Are Homemade Doughnuts Worth the Effort and Fire Hazard?

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Photo: Madeleine Aggeler

Over Easy is a weekly food column by a 20-something woman who can barely cook an egg and just wants to learn how to throw together an elegant three-course meal for her friends.

When I was growing up, adults told me I would grow out of my sweet tooth. Like, once I hit my 20s and had to hold down a job and pay rent, some physiological change would come over me and instead of buckets of M&Ms and sour candies I would crave cilantro and fiber and philosophy. Well, they were wrong. At 26, I have the palate of a crazed fourth-grader. I love cookies and cake and drugstore candy and ice cream and if I didn’t think my organs would eventually caramelize and shut down, that’s all I would eat. And doughnuts. I love doughnuts.

The first time I ever had one I was 11 years old and visiting my grandparents. (My parents “don’t like sweets,” which is terrible and I feel sorry for them, and also means that most of my formative sugar-based experiences took place outside the home.) When my grandma came back from the store with a dozen Krispy Kremes, my eyes bugged out of my skull and my tongue unfurled from my mouth like a carpet and steam blew out of my ears. And then I ate one. It was transcendent.

In the years since, doughnuts have become more and more elaborate — ring-shaped dough canvases on which artisans build their colorful, indulgent creations. Often there’s bacon. That’s great, and I appreciate the thought and creativity that goes into making these, but in my humble, sugar-addled opinion, there is nothing better than the classic, fluffy, buttery, melt-in-your-mouth glazed doughnut that you can eat without immediately having to take a three-hour nap.

So I decided to make my own. I was skeptical that anything I made in my cramped kitchen could compare to the sugary carby goodness of a plain old Dunkin’ Donuts doughnut, but I found this New York Times recipe by Mark Bittman that looked easy enough to throw together, and cheap. If they were successful, I thought, I could make doughnuts all the time, for work, parties, wakes, third dates, whatever. Everyone loves doughnuts, right?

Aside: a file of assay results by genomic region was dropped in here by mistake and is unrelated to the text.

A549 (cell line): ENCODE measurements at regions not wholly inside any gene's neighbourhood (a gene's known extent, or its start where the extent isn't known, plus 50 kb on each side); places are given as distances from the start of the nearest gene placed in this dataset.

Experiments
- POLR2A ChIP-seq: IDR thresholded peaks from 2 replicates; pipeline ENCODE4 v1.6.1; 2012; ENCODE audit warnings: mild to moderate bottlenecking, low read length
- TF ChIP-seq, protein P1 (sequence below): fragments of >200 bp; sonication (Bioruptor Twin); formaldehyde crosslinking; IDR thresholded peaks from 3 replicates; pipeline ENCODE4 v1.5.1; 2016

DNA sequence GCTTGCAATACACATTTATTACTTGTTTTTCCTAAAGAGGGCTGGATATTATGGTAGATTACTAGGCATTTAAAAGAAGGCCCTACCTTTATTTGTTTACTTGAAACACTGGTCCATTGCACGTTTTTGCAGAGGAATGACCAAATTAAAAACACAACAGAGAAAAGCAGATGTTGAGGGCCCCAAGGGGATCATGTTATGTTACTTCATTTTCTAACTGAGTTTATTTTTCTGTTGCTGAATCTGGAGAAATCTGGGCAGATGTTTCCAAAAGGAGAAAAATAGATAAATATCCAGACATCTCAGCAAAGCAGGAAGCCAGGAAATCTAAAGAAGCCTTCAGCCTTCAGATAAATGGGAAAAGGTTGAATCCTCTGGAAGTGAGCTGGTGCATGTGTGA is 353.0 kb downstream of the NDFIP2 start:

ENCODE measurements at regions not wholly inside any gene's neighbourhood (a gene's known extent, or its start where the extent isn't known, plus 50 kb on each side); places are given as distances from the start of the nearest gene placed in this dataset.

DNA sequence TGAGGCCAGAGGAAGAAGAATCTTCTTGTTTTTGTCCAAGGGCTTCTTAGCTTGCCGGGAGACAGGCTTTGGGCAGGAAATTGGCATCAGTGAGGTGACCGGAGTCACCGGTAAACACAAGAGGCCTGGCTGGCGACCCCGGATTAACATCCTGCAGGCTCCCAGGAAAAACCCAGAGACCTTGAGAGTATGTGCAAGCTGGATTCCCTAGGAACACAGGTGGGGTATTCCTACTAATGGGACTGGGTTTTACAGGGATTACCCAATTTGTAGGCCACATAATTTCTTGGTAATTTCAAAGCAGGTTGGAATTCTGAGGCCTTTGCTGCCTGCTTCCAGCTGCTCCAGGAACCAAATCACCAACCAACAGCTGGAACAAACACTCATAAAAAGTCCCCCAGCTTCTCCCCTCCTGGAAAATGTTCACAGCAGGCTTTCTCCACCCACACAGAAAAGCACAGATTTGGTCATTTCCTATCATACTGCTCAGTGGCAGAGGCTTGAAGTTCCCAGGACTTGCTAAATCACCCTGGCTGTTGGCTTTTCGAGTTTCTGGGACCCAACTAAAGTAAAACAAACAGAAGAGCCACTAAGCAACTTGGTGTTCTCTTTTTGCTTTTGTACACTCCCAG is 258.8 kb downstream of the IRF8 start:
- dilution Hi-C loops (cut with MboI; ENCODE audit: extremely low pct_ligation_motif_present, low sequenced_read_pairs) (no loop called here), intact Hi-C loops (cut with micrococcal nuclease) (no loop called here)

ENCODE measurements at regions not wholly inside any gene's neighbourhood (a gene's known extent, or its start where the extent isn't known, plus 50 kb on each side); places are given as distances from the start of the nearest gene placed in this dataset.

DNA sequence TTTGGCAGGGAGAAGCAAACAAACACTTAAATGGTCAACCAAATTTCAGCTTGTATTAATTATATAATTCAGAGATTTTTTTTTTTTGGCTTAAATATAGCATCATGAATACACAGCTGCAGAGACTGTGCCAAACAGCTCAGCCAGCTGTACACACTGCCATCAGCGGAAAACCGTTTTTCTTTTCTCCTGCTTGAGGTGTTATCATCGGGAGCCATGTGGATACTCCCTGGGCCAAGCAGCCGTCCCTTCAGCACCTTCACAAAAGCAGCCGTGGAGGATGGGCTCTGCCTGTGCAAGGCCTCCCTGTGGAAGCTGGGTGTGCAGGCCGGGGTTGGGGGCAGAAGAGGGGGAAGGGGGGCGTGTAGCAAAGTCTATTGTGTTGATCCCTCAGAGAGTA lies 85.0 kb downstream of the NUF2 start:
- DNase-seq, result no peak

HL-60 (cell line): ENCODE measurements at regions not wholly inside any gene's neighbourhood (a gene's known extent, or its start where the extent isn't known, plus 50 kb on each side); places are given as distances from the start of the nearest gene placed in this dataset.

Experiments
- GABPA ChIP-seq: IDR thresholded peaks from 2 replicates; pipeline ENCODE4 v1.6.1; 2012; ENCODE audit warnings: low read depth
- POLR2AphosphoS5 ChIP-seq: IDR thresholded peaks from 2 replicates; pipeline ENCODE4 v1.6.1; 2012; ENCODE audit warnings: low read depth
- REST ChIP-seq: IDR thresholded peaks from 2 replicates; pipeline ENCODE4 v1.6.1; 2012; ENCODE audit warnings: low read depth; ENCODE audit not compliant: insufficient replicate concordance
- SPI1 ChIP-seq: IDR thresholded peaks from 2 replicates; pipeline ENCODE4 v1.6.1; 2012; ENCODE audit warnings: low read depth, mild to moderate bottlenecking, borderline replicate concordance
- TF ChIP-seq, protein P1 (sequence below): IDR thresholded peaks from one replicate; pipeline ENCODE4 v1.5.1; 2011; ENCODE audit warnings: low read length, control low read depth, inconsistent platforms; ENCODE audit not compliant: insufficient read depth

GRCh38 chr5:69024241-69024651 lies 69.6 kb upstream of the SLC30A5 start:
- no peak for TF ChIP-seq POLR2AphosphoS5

As with any recipe where you make your own dough, you need to set aside plenty of time for waiting around. I would recommend making your doughnuts on a lazy Sunday afternoon, for instance, when you can do a step, then drift away to clean or stare hungover at Netflix while the dough rises.

The first step in Bittman’s recipe is to combine yeast with warm milk (about 90 degrees) and wait about five minutes until it’s “foamy,” but I wasn’t sure how foamy he meant, so after 15 minutes I moved along even though the milk looked decidedly un-frothed. You then mix the yeasty-milk with two eggs, a melted, cooled stick of butter, salt, and sugar. When that’s all combined, you mix in just over two cups of flour, and then when that’s all combined, you mix in two more.

Bittman notes that if you’re using an electric mixer, like I was, “the dough will probably become too thick to beat.” That’s correct. After I added the second batch of flour, the dough climbed menacingly up around my mixer like the black goo that turns Topher Grace into that evil version of Spider-Man in Spider-Man 3. Before it was able to consume my soul, I poured it out onto my dining table, where I had taped down some parchment paper and spread out a layer of flour. Then I kneaded until it was smooth, which didn’t take very long, and put it in a large, oiled bowl, covered, and let sit at room temperature for about an hour.